Cost Cutting

Relationships with suppliers are based on financial benefits. Similar to employee turnover, replacing a supplier or inking agreements with new suppliers comes with steep expenses.

By forging a mutually beneficial partnership with SRM, organizations can save money on sourcing, onboarding, and negotiations over the long haul. In addition, such collaborations can help reduce delays, availability issues, and quality issues.

Higher Profit Margins

Strong supplier relationship management techniques help ensure better profit margins in multiple ways, such as:

Minimized Price Fluctuations

Commodity prices can undergo drastic changes, and nothing irks consumers more than the increased cost of products/services. By implementing SRM principles, manufacturers can set a fixed price for materials, so that the costs will remain the same despite market volatility. Several suppliers offer fixed pricing or scaled increases in return for long-term agreements, minimum order levels, or other criteria.

Constant Process Improvement

Most business operations, no matter how well-oiled, can be leveled up in some way. Having a long-term, constructive supplier relationship allows for the free flow of ideas and feedback. Over time, this will improve processes, go-to-market times, and customer services.

The areas of product development - triggering new ordering processes and inventory management - can become a joint venture, thus, delivering numerous operational and financial benefits to both parties.

8 Supplier Relationship Management Best Practices

The synergies companies have with their suppliers demand investment and sustenance. Building a network of trusted suppliers helps ease tensions and promote a leak-proof supply chain. Following are some best practices organizations must implement to step up supplier relationship management.

Establish Business Needs

Procurement should be business-specific and complement the enterprise’s strategy by adequate asset usage, coping with risks, ensuring seamless supply, and contributing to revenue growth. Companies can successfully execute by fostering cross-team communication and mutual business objectives.

Once the procurement specialist understands the business requirements, they can avoid strategic errors in picking new suppliers or negotiating contracts. Moreover, adequately aligned enterprise objectives will help prioritize and gauge suppliers’ performance.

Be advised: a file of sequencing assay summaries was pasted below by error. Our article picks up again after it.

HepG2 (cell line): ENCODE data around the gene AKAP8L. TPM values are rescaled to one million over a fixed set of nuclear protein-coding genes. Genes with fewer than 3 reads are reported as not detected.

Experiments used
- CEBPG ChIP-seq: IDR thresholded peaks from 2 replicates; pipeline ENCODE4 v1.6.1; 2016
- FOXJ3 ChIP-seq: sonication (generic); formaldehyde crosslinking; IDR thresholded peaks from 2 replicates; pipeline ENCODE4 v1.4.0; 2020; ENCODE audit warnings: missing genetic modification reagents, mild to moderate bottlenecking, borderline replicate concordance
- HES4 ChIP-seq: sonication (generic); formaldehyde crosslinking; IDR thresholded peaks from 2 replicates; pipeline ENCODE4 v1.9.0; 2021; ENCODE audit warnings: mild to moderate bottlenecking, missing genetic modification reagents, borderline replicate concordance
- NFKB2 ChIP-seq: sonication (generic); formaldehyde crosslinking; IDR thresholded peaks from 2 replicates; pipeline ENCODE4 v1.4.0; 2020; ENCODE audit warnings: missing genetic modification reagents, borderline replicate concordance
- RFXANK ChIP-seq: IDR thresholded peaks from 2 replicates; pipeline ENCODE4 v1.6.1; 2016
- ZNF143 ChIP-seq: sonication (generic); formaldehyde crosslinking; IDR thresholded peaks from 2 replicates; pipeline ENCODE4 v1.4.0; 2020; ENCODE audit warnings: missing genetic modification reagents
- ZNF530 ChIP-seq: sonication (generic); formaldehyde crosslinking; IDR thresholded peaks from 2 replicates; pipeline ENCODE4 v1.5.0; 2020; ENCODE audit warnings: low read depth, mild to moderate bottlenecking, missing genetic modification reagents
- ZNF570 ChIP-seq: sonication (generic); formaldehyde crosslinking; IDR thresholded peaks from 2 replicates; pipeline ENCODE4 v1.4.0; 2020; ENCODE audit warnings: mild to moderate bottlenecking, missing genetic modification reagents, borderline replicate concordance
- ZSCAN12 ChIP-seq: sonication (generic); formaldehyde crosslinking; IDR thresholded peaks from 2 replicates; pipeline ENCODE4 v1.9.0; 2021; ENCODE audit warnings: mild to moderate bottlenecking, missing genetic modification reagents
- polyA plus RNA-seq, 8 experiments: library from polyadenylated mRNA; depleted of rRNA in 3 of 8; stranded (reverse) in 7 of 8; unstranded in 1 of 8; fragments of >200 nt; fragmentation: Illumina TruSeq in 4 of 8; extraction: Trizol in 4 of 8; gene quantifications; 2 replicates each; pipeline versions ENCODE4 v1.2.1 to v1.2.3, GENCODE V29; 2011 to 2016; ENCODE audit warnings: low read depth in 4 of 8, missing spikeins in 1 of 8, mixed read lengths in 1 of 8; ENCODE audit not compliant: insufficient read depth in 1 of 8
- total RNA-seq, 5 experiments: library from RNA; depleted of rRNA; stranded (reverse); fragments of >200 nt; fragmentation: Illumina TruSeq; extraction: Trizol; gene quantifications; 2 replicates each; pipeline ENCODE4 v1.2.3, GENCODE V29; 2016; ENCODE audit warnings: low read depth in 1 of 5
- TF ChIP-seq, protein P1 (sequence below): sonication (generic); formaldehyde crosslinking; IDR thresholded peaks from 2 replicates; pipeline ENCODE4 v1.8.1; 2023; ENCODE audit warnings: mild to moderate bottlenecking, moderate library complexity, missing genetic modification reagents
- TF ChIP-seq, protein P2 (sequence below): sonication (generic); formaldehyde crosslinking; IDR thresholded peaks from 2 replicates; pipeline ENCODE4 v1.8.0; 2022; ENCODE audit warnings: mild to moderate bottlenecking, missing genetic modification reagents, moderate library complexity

Create and Manage Supplier Database

Having an in-depth and up-to-the-minute supplier database will come in handy in planning, cost-cutting, choosing new suppliers, and maintaining healthy supplier relationships. Besides, it will be beneficial to store the following information:

Categorize the Suppliers

Decision-makers must create a set of parameters to categorize suppliers and prioritize their supplier selection and relationships based on those criteria. They can group suppliers by type, size, quality of service, risk factors, potential future value, and deliverability speed. Grouping suppliers will help businesses pick the suitable supplier for every situation, according to specific goals or objectives.

Plan for Disruptions

Disruptions are inevitable, whether due to natural disasters, raw materials shortages, or pandemic-induced interruptions. Businesspersons must join forces with their suppliers to manage and alleviate those risks. While doing so, they will form a more robust and more transparent collaboration with them and be well-placed to tackle the disruptions when they occur.

Assign Responsibilities for Each Employee

Setting up a clear and concise reporting network and transparent workflow would be a wise move. Every team member should know their roles and responsibilities, and the degree of their contribution should be well-communicated. That way, businesses can ensure seamless operations and prevent internal disputes. As an alternative, mapping the workflows and responsibilities will help analyze employees’ capacity and spot hiring loopholes early on.

Embrace Technology

Harnessing the power of automation and technology will help companies build an efficient process and minimize communication gaps.

For instance, advanced purchasing tools will enable procurement teams to raise buying requests and establish purchase orders (PO) that will be automatically sent to the relevant vendor. Besides, the in-built portals help suppliers mail invoices for the received orders, receive POs, and upload attachments.

Evaluate Supplier Performance

One of the great ways to assess supplier performance is by developing a supplier scorecard, which incorporates the following elements:

Perform Risk Analysis

While supply chain disturbances have always been a vital factor to account for, COVID-19 and subsequent stressors brought even more uncertainty into the mix of potential threats. Hence, organizations need to detect possible pain points at the beginning and rank them based on their severity.

Additionally, they should single out strategically critical suppliers or goods/services and work on a set of contingencies that can protect their business from supply chain disturbances. In due course, they should ensure that their team knows how to act in such scenarios and make fast and sound decisions.